Voters in Missouri will decide this November whether to legalize recreational marijuana in the state, after backers of a proposed constitutional amendment to that effect successfully petitioned it on to the ballot.
Missouri Secretary of State John Ashcroft (R) certified that the initiative had received sufficient signatures Tuesday, clearing the hurdle in six of the state’s eight congressional districts.
If passed, the amendment would impose a 6% tax on all non-medical marijuana sales, with the proceeds funneling into a newly created “Veterans, Health, and Community Reinvestment Fund” to be managed by the state.
One-third of the fund would be earmarked for health care and other services for military veterans, one-third for drug addiction treatment and overdose prevention, and the remaining third would be used to pay for legal assistance for low-income Missourians via the state’s public defender system.
In a press release accompanying the announcement, Ashcroft encouraged Missourians “to study and educate themselves” on the ballot initiative.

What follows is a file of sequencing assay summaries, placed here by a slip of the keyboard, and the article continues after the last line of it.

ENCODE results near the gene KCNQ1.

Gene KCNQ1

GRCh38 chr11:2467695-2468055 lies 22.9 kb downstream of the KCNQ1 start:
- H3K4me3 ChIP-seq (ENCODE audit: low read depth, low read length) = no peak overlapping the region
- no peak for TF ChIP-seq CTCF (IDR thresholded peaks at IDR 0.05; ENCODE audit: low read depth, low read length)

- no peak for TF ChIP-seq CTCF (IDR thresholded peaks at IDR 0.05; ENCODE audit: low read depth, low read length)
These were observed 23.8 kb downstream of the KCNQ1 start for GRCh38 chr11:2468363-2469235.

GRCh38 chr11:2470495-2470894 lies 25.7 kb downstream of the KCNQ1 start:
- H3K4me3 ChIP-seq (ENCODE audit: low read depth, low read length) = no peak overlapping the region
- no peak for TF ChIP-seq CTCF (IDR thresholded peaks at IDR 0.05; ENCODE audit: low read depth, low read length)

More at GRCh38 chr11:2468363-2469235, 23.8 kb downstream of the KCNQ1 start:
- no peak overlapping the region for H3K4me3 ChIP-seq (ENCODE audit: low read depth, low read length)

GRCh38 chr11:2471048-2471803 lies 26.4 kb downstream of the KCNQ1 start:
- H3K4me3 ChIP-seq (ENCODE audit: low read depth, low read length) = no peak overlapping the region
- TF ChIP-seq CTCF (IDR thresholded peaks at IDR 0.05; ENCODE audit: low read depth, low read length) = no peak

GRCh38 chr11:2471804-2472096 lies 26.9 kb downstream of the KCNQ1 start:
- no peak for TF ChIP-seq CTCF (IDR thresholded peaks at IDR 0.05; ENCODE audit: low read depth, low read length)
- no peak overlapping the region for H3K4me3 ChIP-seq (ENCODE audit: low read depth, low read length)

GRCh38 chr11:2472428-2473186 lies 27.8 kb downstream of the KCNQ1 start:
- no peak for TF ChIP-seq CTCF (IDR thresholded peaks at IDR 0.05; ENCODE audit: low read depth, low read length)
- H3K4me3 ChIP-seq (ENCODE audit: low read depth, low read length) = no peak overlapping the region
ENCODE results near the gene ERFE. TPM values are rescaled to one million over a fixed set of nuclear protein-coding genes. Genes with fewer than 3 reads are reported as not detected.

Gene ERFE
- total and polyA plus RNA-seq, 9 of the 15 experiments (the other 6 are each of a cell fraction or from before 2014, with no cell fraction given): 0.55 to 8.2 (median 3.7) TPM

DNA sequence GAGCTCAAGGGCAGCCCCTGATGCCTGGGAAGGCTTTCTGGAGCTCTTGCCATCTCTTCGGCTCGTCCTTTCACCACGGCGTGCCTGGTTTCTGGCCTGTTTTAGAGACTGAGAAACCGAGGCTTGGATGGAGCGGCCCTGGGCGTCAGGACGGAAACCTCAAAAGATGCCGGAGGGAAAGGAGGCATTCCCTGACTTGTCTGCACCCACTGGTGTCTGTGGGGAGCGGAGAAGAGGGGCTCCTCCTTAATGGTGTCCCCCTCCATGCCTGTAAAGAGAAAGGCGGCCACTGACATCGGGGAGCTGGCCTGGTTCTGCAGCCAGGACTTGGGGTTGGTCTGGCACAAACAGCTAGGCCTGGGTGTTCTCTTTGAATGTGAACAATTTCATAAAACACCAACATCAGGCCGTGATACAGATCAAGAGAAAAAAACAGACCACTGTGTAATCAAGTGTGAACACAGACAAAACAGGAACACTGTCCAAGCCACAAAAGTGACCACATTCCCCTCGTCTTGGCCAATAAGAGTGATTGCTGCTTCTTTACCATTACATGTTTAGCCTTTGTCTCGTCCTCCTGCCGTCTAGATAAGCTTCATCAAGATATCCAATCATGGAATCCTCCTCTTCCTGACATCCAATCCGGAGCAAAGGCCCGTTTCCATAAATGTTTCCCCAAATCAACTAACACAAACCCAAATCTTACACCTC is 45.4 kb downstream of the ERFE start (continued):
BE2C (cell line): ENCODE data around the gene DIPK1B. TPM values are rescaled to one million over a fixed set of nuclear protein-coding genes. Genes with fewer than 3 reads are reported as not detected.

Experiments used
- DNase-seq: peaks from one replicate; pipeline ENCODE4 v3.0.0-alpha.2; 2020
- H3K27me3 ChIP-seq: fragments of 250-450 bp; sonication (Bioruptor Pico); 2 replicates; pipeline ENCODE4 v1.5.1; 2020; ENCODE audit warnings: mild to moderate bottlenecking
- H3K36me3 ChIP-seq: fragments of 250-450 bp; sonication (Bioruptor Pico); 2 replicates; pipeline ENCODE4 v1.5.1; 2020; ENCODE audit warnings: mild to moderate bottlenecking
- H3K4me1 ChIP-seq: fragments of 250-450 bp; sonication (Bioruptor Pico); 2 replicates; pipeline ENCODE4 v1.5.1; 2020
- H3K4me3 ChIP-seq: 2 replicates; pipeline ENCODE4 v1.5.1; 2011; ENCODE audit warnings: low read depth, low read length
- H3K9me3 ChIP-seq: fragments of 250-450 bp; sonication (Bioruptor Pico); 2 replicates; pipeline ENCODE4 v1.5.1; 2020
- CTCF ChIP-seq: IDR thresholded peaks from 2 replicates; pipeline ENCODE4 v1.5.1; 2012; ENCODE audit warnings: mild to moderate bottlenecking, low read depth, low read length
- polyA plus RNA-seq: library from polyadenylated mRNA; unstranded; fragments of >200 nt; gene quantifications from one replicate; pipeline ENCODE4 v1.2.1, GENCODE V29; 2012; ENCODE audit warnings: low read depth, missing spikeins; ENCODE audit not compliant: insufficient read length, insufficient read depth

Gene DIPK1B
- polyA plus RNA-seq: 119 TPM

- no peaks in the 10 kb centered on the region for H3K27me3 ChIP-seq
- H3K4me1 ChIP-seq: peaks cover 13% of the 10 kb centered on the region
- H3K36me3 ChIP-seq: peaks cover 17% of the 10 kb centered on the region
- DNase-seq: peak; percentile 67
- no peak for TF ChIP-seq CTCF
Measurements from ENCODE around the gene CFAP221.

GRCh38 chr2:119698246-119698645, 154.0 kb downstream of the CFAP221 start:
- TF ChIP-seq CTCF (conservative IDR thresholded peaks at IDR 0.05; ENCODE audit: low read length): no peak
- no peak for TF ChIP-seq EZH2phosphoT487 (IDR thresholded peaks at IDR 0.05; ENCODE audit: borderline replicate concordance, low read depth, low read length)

“Initiative 2022-059 that voters will see on the November ballot is particularly lengthy and should be given careful consideration,” he said.
Nineteen states, two territories and the District of Columbia have so far legalized cannabis for adult non-medical use, according to data tracked by the National Conference of State Legislatures, a nonpartisan policy organization.
If it passed, Missouri would arguably be the most conservative state so far to regulate marijuana for adult recreational use.
While voters in South Dakota passed a ballot initiative in November 2020 legalizing marijuana there, the state’s Supreme Court struck it down because it violated the state’s constitution. South Dakotans will vote on a similar initiative again this year.
Even though a supermajority of Americans say marijuana should be legal, federal cannabis reform remains unlikely this year.